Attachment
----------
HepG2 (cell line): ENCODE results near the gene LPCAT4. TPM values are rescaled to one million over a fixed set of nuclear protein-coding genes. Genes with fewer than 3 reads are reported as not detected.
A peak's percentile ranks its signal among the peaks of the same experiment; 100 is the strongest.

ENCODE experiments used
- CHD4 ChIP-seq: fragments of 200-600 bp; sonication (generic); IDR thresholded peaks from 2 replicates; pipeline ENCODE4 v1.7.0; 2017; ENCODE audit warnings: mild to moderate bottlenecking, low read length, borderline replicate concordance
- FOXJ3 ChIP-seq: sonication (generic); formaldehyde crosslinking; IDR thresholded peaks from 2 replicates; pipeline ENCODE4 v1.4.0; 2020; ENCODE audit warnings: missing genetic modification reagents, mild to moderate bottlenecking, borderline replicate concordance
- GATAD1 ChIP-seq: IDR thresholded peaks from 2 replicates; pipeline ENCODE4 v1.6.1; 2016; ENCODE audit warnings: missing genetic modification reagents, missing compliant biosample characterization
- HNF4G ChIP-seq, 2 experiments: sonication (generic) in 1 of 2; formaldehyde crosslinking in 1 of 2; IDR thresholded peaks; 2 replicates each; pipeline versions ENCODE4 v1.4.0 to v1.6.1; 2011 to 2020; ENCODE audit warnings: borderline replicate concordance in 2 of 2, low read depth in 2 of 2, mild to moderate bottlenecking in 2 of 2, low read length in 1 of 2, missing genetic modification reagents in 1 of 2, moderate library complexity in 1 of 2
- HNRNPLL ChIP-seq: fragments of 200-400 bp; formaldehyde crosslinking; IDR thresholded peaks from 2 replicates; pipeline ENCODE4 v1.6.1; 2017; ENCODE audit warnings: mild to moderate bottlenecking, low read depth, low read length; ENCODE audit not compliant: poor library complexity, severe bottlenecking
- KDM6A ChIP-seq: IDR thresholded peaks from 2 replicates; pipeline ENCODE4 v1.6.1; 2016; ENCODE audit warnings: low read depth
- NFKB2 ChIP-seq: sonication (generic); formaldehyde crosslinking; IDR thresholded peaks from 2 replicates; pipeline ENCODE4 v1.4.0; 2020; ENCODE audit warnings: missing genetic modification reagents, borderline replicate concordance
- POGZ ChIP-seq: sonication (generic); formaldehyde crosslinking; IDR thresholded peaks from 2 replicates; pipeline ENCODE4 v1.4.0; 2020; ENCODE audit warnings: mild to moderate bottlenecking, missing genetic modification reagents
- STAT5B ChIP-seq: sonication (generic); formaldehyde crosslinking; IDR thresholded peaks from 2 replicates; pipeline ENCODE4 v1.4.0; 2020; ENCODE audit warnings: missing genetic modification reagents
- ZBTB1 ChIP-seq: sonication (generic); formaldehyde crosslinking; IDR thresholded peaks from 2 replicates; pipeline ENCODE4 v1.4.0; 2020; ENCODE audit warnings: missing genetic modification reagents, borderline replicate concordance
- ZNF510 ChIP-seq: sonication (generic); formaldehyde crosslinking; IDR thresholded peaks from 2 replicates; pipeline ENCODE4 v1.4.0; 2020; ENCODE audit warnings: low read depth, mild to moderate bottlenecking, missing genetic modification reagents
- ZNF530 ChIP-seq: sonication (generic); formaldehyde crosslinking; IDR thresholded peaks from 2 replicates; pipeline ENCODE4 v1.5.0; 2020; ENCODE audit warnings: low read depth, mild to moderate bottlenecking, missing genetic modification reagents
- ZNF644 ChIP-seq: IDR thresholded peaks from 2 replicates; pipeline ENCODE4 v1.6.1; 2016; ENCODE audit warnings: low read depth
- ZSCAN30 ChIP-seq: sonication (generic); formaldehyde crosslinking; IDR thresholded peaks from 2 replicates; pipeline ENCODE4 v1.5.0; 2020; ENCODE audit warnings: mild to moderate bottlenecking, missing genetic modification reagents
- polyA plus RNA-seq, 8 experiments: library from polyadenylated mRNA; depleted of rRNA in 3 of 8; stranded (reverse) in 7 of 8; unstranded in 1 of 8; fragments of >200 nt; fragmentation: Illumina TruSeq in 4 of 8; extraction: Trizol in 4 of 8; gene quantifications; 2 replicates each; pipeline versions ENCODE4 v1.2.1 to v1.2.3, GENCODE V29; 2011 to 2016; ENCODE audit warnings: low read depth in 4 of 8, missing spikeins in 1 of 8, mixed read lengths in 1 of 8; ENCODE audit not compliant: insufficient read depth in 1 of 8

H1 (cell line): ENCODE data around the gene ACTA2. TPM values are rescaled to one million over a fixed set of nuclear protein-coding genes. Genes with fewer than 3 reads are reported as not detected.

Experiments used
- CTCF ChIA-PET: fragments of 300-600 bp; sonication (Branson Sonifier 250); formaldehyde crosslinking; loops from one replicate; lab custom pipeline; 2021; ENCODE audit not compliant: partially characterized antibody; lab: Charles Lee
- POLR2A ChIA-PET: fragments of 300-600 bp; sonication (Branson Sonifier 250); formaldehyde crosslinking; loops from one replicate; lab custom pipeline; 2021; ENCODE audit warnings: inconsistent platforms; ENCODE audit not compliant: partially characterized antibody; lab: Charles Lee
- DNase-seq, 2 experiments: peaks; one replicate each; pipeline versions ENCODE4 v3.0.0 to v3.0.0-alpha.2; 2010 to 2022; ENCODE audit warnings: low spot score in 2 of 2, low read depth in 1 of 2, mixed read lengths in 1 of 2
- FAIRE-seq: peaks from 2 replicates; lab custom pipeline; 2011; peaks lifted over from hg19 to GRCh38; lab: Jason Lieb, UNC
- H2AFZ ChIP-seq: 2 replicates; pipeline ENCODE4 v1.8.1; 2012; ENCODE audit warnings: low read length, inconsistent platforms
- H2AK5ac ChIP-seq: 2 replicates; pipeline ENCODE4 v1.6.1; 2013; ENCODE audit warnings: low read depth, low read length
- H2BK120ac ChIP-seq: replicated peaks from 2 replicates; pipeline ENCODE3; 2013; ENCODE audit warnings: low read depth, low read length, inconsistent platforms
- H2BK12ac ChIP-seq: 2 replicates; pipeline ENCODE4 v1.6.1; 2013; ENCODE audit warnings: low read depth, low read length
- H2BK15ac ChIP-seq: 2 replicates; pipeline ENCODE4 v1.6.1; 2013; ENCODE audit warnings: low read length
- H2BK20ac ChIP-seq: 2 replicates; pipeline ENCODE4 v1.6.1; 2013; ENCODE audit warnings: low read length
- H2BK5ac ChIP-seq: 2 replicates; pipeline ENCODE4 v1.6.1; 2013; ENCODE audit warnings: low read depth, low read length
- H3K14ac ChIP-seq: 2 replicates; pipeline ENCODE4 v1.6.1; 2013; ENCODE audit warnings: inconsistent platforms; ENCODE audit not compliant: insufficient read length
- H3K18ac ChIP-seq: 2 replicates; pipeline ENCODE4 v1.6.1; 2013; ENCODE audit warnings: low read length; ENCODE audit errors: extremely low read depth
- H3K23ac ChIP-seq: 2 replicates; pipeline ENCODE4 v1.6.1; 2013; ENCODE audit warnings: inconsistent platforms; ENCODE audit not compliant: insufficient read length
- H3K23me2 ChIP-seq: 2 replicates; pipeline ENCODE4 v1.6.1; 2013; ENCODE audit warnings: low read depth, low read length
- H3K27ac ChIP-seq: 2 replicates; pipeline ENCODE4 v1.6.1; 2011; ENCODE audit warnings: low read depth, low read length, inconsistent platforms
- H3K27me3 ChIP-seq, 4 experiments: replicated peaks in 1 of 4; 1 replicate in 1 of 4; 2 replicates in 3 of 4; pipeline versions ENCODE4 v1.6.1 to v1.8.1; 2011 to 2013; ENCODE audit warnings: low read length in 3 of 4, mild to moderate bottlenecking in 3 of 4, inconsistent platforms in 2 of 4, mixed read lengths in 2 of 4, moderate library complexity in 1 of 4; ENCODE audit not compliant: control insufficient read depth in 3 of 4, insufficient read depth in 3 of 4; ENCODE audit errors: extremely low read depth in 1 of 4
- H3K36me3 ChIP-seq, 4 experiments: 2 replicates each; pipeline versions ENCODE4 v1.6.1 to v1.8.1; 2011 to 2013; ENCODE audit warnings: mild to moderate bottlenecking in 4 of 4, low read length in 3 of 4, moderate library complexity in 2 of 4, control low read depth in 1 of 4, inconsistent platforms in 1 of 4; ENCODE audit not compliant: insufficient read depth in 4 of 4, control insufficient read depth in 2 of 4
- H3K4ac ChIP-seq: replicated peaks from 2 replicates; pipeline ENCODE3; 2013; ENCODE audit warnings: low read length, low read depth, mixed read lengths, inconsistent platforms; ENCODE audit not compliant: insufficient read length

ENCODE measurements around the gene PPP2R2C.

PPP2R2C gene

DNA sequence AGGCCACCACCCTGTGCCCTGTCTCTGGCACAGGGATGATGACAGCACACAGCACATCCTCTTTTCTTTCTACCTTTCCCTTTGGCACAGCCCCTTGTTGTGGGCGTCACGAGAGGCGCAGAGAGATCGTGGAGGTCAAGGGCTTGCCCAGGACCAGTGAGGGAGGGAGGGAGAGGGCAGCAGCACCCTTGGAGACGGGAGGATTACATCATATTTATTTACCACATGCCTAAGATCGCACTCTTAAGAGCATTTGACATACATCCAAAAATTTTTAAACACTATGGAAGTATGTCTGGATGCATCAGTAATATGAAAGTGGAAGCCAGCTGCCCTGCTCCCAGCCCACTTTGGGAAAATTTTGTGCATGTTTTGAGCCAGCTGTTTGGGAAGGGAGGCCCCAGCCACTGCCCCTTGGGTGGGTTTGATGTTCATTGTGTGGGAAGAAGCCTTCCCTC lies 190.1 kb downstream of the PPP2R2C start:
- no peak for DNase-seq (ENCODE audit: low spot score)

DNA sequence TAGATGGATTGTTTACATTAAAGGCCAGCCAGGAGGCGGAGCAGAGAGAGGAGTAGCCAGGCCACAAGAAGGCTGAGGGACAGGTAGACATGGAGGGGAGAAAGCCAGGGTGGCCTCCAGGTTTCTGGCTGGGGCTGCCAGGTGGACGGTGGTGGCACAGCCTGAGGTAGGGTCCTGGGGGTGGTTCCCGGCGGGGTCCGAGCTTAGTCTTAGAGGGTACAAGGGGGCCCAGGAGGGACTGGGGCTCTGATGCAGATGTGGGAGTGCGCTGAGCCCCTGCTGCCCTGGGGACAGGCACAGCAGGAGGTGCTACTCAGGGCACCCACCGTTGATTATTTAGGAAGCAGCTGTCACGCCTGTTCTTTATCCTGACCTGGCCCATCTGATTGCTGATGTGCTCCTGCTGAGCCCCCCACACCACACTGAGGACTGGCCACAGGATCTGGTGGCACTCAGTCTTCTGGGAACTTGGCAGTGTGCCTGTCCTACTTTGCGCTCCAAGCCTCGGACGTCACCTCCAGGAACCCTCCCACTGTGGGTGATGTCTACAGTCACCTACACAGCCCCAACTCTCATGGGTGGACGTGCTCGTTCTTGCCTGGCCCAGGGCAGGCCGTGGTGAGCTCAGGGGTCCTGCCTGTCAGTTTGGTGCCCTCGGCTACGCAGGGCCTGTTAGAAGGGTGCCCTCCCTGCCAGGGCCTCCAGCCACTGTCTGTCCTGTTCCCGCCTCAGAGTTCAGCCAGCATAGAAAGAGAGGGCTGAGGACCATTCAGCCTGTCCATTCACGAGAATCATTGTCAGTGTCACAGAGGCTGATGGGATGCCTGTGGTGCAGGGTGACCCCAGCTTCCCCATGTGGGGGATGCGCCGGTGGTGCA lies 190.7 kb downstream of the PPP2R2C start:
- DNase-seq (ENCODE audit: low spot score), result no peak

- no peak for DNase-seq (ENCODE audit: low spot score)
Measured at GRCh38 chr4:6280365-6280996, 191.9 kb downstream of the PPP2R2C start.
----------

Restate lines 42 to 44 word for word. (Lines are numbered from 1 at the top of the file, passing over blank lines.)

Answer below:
DNA sequence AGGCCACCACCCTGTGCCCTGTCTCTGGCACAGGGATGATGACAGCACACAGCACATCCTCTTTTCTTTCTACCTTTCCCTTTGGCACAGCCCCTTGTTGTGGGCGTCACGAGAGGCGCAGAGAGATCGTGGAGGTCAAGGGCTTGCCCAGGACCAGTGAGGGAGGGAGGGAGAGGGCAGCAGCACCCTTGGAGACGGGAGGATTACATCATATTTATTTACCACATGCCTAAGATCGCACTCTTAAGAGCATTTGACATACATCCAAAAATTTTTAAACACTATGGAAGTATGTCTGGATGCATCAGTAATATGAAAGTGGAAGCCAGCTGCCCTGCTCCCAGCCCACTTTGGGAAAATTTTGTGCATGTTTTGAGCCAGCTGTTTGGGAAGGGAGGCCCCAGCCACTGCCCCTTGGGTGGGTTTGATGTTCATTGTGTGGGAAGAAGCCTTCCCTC lies 190.1 kb downstream of the PPP2R2C start:
- no peak for DNase-seq (ENCODE audit: low spot score)

DNA sequence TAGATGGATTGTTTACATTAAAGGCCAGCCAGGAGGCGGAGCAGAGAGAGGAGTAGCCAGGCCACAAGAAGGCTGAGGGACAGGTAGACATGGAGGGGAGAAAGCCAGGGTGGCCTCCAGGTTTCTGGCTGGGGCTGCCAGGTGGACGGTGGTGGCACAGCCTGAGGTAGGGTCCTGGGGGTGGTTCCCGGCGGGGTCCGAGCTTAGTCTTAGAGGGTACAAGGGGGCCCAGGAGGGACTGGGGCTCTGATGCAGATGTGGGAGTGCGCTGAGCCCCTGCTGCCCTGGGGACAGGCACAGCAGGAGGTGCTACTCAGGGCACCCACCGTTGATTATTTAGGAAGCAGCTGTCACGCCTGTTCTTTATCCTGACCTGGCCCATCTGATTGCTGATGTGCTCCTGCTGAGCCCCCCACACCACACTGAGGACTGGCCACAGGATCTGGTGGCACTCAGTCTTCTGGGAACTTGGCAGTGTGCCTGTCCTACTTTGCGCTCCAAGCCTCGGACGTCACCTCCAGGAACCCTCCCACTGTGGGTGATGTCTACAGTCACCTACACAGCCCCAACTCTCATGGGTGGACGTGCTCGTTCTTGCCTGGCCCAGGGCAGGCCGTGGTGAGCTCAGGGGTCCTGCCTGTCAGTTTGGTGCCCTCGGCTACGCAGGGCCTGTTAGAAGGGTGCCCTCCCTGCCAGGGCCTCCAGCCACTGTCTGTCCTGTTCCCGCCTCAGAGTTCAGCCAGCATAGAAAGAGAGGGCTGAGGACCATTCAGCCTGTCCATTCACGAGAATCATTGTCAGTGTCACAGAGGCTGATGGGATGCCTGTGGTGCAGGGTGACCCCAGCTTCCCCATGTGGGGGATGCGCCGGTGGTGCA lies 190.7 kb downstream of the PPP2R2C start: